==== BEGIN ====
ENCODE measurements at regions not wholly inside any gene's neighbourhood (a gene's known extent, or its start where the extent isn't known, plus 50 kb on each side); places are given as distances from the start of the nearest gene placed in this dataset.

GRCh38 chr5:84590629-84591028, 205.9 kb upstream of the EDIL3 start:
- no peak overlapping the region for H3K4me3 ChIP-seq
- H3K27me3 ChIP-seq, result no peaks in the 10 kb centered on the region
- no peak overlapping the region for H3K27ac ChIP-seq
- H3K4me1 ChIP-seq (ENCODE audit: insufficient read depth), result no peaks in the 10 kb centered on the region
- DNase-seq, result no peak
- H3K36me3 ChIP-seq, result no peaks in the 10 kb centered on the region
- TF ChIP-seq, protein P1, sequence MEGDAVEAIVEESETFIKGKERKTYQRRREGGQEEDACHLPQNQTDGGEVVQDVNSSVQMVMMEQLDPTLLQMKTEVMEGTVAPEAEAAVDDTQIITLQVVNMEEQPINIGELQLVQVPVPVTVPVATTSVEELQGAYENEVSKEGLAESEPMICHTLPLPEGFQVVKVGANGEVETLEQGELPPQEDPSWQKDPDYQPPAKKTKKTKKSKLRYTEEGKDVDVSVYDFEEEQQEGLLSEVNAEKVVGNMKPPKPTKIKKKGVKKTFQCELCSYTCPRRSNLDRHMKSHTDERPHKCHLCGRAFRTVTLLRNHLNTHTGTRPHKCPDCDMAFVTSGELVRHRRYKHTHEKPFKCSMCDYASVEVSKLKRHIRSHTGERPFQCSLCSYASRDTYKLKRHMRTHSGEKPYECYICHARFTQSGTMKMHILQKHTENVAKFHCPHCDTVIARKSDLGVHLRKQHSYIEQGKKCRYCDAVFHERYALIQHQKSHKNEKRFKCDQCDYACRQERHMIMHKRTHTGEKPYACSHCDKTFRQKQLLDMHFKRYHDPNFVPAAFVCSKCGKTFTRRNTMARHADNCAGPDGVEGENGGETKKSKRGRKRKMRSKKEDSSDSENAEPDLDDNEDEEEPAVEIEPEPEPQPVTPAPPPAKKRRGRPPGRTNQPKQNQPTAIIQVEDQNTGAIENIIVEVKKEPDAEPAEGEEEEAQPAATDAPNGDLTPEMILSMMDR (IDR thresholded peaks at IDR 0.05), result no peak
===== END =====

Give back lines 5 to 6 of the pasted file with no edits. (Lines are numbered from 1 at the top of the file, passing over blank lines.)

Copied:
- no peak overlapping the region for H3K27ac ChIP-seq
- H3K4me1 ChIP-seq (ENCODE audit: insufficient read depth), result no peaks in the 10 kb centered on the region